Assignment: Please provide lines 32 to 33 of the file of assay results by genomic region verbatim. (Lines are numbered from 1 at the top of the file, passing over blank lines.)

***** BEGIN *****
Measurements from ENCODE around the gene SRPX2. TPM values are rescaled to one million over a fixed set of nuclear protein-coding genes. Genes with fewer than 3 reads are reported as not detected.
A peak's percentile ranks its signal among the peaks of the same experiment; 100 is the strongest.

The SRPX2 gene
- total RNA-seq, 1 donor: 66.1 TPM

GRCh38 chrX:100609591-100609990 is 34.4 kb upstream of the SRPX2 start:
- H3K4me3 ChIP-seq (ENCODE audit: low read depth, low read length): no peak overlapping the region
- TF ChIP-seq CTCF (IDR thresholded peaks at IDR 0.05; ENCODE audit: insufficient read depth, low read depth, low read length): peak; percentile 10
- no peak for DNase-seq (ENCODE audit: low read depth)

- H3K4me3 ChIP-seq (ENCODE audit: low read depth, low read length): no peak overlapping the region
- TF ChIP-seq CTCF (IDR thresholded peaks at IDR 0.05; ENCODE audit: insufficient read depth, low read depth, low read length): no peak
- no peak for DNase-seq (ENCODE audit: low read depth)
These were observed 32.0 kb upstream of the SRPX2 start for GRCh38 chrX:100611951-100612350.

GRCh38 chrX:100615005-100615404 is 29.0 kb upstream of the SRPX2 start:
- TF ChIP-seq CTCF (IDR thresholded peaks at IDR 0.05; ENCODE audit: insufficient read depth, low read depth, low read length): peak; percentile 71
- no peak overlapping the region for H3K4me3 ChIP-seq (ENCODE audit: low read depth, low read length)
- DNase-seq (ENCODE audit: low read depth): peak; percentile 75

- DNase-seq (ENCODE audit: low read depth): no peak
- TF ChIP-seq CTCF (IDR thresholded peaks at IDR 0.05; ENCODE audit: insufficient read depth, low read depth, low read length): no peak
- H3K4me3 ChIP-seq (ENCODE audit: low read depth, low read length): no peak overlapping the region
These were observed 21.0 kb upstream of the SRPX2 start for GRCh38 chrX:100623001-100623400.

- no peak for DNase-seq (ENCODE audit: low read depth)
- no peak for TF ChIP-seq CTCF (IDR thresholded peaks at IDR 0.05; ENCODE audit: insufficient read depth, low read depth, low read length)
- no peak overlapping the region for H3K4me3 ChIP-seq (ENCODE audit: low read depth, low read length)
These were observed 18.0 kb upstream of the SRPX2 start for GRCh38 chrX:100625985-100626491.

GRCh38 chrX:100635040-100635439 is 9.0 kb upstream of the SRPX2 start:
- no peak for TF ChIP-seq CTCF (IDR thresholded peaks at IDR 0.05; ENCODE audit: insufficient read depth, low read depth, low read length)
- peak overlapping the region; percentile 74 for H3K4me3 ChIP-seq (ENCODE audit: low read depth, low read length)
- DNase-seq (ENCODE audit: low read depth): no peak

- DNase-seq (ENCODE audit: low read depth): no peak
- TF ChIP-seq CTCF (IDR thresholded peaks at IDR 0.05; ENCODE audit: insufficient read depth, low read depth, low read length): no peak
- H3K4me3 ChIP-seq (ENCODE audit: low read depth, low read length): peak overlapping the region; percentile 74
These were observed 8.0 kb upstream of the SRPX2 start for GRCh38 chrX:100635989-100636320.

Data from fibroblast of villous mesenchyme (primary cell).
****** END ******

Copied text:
These were observed 8.0 kb upstream of the SRPX2 start for GRCh38 chrX:100635989-100636320.

Data from fibroblast of villous mesenchyme (primary cell).